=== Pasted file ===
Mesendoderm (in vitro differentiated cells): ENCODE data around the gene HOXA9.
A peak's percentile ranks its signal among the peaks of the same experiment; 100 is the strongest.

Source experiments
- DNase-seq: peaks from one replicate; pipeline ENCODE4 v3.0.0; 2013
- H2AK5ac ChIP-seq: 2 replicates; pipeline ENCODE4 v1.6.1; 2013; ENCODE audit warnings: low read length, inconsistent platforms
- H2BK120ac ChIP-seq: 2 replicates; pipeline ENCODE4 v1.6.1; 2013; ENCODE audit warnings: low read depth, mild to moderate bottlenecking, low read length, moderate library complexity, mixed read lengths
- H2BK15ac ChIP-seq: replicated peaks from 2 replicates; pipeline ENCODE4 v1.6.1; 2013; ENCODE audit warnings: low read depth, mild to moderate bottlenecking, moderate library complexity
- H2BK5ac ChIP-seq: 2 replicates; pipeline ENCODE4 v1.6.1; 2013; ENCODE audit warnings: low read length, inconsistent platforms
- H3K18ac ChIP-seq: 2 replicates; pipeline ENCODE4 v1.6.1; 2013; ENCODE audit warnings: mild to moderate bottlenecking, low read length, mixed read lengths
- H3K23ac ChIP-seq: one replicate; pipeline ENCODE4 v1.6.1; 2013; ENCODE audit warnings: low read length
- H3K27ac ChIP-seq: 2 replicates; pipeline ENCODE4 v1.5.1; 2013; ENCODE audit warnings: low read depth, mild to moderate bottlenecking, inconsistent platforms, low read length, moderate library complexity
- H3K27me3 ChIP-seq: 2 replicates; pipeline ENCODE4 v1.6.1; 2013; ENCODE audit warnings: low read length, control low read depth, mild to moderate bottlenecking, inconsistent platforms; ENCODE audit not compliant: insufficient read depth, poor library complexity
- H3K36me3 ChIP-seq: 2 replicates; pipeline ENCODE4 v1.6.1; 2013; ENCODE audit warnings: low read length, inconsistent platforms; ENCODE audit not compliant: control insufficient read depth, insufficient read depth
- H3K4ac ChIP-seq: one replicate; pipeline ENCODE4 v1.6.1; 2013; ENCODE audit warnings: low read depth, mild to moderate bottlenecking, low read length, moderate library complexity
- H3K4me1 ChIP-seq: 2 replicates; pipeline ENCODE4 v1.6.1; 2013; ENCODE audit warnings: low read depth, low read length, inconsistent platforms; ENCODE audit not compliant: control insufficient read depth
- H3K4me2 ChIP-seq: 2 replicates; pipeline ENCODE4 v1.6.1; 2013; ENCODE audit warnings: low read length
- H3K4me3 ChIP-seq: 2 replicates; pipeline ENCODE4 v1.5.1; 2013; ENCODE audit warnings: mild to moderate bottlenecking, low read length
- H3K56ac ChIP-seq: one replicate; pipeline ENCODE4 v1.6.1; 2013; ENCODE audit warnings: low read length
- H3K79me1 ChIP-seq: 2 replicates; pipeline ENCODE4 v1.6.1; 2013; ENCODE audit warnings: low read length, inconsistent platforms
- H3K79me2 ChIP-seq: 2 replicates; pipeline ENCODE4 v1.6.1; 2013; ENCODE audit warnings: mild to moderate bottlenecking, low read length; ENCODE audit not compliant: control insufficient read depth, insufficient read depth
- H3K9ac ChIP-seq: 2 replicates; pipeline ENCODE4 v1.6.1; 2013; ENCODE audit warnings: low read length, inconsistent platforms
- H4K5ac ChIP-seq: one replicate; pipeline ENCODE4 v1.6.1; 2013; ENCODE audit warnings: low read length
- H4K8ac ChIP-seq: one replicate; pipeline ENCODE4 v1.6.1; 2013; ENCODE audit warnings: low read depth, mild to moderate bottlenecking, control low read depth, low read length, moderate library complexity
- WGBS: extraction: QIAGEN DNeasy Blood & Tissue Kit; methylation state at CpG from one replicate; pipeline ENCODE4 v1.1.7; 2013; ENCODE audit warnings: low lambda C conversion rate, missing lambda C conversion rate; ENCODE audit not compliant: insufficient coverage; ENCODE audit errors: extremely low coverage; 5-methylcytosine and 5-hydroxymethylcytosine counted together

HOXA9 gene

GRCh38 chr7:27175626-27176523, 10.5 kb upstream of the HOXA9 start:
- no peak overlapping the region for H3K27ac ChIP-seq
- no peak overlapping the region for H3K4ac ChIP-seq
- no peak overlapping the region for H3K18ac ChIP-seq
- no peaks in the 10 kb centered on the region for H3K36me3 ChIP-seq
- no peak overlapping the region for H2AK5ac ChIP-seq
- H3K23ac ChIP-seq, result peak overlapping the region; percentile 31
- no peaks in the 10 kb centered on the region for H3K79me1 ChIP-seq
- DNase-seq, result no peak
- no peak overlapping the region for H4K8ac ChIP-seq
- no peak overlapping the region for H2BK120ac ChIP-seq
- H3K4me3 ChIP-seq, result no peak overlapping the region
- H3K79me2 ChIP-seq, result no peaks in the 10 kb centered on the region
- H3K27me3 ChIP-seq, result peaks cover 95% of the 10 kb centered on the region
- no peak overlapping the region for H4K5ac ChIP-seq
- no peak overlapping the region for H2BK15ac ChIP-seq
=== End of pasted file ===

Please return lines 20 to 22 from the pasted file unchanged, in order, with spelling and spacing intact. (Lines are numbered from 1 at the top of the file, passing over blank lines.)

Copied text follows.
- H3K79me2 ChIP-seq: 2 replicates; pipeline ENCODE4 v1.6.1; 2013; ENCODE audit warnings: mild to moderate bottlenecking, low read length; ENCODE audit not compliant: control insufficient read depth, insufficient read depth
- H3K9ac ChIP-seq: 2 replicates; pipeline ENCODE4 v1.6.1; 2013; ENCODE audit warnings: low read length, inconsistent platforms
- H4K5ac ChIP-seq: one replicate; pipeline ENCODE4 v1.6.1; 2013; ENCODE audit warnings: low read length